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Saturday, May 30, 2020

Trailblazers: Watch your back in the backcountry

With hundreds of people introduced to backcountry hiking and camping each year, it is always good to reflect back on some tips and tricks for dealing with different wildlife you can encounter. Be prepared for any encounter you might have in the backcountry. While not all wildlife is deadly, all wildlife must be treated with respect.

Black bear: 

  1. The biggest piece of advice for bears is to always carry UDAP bear pepper spray (can be bought at any outdoor outfitter for $50-$60). This spray is highly concentrated and is used only for extreme situations where the animal is hostile or charging. You can use it by aiming the can at the ground and spraying it. A cloud will appear and rise up from the ground, engulfing the animals head. This will give you about 30 seconds to escape the area.
  2. Stand your ground while making lots of noise: Black bears are known to perform “fake attacks,” meaning they will charge but won’t attack. If they know that you’re not going anywhere, most black bears will back down.
  3. DO NOT CLIMB A TREE: In the bear world, black bears are the champions of tree climbing. If you climb a tree, you are already losing the battle against an excellent climber.
  4. If all else fails, fight back: Throw rocks, sticks and anything else you can get your hands on. Use hiking poles or knives. This is the last resort, but you must be prepared. Aim for the eyes and nose.

Store all food in bear safe containers or in a bear bag, which is hung from a tree. This will keep bears away from your campsite and out of your food. More bear survival tips can be found here.

Brown bear (grizzlies): Don’t run. Bears will now see you as prey and will chase you.

  1. Drop to the ground in the fetal position while covering the back of your neck. This is your next best offense if the bear continues to charge or you are not carrying UDAP pepper spray.
  2. Play dead: Brown bears will stop attacking when they feel there is no threat. If they believe you’re dead, then you are no longer a threat. But be careful. Grizzlies are known to wait around their victim to see if they move so you must lie very still.

Store all food in bear safe containers or in a bear bag, which is hung from a tree. This will keep bears away from your campsite and out of your food. More bear survival tips can be found here.

Skunk: Skunks are small, black animals with a vibrant white stripe down their back. Skunks are prevalent in the backcountry, but don’t worry too much about them. They will stay as far away from you as possible. If you come across one, back away slowly and walk in a wide arc around it.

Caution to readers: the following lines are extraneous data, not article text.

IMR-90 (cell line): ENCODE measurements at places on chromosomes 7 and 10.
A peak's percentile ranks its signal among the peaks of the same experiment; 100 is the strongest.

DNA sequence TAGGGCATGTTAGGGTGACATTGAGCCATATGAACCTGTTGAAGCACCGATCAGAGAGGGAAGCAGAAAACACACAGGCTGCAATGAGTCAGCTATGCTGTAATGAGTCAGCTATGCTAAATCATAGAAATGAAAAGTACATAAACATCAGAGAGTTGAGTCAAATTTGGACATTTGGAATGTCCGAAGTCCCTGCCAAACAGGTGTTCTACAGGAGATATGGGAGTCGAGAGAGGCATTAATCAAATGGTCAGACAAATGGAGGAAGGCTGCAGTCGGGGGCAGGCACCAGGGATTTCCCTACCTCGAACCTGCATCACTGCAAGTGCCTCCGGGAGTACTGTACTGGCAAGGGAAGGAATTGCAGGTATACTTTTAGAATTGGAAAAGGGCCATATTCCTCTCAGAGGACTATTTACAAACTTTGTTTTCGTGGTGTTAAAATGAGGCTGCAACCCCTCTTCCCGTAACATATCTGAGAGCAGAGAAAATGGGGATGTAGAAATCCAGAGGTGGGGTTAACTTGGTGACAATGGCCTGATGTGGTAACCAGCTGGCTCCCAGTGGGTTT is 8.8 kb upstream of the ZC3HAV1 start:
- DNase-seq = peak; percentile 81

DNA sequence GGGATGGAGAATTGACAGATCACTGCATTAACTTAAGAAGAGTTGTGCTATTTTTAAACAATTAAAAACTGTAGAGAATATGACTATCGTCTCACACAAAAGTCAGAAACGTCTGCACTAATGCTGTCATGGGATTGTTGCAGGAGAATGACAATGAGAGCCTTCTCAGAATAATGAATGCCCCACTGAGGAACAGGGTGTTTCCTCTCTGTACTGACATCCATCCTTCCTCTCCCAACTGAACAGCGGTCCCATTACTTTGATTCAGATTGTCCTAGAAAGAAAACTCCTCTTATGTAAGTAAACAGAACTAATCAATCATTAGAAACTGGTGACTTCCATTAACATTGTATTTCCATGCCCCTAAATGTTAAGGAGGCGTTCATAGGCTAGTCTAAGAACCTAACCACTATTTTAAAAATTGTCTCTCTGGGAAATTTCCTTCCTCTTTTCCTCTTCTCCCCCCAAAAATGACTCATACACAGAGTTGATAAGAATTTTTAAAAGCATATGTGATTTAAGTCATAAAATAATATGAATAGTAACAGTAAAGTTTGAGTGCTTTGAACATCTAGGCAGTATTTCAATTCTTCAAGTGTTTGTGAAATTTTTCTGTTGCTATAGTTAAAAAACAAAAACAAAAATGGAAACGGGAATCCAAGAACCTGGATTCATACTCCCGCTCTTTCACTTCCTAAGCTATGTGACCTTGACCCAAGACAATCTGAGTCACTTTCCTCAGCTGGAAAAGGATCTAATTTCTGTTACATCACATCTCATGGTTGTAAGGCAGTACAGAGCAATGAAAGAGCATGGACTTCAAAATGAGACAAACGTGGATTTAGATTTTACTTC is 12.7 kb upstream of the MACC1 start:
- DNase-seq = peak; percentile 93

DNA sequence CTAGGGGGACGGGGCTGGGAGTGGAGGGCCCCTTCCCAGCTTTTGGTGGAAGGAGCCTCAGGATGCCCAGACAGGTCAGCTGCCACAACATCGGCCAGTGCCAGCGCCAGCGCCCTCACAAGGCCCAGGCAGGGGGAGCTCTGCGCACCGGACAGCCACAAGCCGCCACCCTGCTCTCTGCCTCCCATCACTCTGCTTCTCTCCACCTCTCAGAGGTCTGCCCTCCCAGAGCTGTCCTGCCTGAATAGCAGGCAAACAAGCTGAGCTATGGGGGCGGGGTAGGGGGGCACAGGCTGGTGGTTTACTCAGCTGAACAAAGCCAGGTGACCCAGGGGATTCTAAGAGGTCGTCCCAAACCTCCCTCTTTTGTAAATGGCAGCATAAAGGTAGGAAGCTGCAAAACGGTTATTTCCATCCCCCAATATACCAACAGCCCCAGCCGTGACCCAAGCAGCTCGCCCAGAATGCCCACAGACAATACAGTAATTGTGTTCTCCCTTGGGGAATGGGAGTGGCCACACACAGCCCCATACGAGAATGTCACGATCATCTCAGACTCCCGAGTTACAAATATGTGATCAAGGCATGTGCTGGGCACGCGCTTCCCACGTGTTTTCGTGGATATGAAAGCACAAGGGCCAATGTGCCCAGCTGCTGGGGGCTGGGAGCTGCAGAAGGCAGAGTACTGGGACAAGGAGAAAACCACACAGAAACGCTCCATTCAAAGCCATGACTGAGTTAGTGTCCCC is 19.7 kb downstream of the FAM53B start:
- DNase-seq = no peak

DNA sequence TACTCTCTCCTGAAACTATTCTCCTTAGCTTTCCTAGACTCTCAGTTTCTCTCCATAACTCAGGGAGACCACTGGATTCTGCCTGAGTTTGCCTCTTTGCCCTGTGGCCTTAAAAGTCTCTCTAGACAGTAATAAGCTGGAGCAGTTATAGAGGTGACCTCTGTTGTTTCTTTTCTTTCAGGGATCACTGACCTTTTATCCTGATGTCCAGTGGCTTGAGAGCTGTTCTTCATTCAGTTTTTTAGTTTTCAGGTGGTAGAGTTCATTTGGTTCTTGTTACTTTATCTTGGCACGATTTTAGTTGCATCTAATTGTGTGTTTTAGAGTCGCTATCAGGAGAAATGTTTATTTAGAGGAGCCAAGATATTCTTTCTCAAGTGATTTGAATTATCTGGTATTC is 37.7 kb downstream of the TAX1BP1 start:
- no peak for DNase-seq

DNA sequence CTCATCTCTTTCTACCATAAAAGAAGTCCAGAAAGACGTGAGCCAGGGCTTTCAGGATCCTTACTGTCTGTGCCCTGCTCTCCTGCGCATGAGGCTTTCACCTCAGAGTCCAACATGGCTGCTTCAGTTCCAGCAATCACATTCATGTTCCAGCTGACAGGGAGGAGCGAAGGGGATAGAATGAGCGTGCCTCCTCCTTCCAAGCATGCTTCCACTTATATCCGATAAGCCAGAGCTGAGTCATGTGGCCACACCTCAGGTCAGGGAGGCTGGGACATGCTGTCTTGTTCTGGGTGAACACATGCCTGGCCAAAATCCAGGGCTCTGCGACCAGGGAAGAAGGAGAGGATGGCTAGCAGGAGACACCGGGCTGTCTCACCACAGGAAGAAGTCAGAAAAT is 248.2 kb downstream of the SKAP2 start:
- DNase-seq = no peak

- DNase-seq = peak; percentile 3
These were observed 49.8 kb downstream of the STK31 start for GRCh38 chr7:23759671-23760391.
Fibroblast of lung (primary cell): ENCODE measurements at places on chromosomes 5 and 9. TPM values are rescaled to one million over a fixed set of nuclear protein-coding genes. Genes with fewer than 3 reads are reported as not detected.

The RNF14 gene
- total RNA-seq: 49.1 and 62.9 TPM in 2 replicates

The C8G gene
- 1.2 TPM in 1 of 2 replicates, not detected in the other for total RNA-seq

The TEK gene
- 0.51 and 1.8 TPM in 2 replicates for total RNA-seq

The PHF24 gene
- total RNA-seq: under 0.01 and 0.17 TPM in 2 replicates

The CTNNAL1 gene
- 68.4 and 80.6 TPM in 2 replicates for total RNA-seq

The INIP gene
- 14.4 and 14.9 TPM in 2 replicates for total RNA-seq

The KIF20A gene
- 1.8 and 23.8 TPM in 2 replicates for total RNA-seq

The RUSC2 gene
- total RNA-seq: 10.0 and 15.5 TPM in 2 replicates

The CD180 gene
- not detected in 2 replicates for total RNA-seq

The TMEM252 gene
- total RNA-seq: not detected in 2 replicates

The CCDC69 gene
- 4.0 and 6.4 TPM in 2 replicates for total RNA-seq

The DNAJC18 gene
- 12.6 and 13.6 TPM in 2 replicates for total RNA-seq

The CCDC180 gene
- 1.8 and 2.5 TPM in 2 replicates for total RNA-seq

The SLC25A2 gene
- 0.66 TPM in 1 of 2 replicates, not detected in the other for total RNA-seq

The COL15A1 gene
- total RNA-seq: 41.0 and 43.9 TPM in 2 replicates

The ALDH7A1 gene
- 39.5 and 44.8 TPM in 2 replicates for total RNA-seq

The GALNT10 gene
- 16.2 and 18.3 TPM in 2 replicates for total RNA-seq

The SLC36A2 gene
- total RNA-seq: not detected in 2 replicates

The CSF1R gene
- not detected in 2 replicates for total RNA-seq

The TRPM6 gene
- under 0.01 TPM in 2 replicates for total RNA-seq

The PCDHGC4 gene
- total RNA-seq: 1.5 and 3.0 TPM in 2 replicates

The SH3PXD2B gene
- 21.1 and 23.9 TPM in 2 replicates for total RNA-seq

1. If you are sprayed: Hydrogen peroxide, baking soda and dish soap are proven to be excellent skunk smell removers. If you are sprayed in the backcountry, I would put all your clothes in a sealed plastic bag and use biodegradable soap to wash off as best you can.

Mountain lion: Be aware; Always listen for low growls or sticks breaking, Look for signs, like paw prints or possible animal carcasses. Dawn and dusk are peak activity times for mountain lions. NEVER HIKE ALONE.

  1. Never approach a mountain lion
  2. Carry UDAP bear spray
  3. If you have a run in, make yourself look big, never run, fight back

More mountain lion tips can be found here.

Cougar: Be aware: Listen for low growls and snapping sticks, travel in groups, dawn and dusk are peak times for them. Look for signs like paw prints or carcasses.

  1. Never approach a cougar
  2. UDAP pepper spray is a great weapon against them
  3. If you have to stand your ground, throw sticks and rocks, get big and be very loud. Smile and show the cougar your teeth. To the cougar, these are your “weapons”
  4. If an attack is imminent, fight for your life. Aim for the eyes, nose and ears.

More cougar tips can be found here.

Mountain goat: Found in the upper reaches and sheer cliffs of mountain ranges, the mountain goats are nice creatures. Even though they look nice, never approach one.

  1. If you are hiking in high elevation areas and need to urinate, pee on a rock. The goats do not have access to sodium in the higher elevations, so they crave pee. It is very common to be surrounded by a group of 10-15 goats while you use the bathroom. Once you walk away, they will swarm the rock.

Gray jay (camp robber): These pesky birds are nicknamed “camp robbers”, due to their ferocity when it comes to food. Make sure all of your food is packed away or is heavy enough to not get carried away. Lots of people feed these birds, but I don’t recommend it. Even though these birds will swoop down and eat food out of your hands, off your head or off your face, it is never good to feed wild animals. They become too comfortable and will cease finding food for themselves.

Raccoon: During daylight hours, these pesky creatures are hard to find. But as soon as the sun goes down, you will hear them crunching through the underbrush. Make sure you do not have any food in your tent before you sleep. Small animals of all kinds will do anything to get to your food.

Deer: DO NOT FEED ANY DEER YOU FIND. Even though most deer will bound away from you as soon as they know you’re there, give them a wide berth and do not approach them.

Mosquito: Bug spray is a must. Mosquitos can carry deadly, blood borne illnesses.

  1. If you kill a mosquito that has blood in it, make sure to wash the area thoroughly, including your hands.
  2. Don’t scratch the bites

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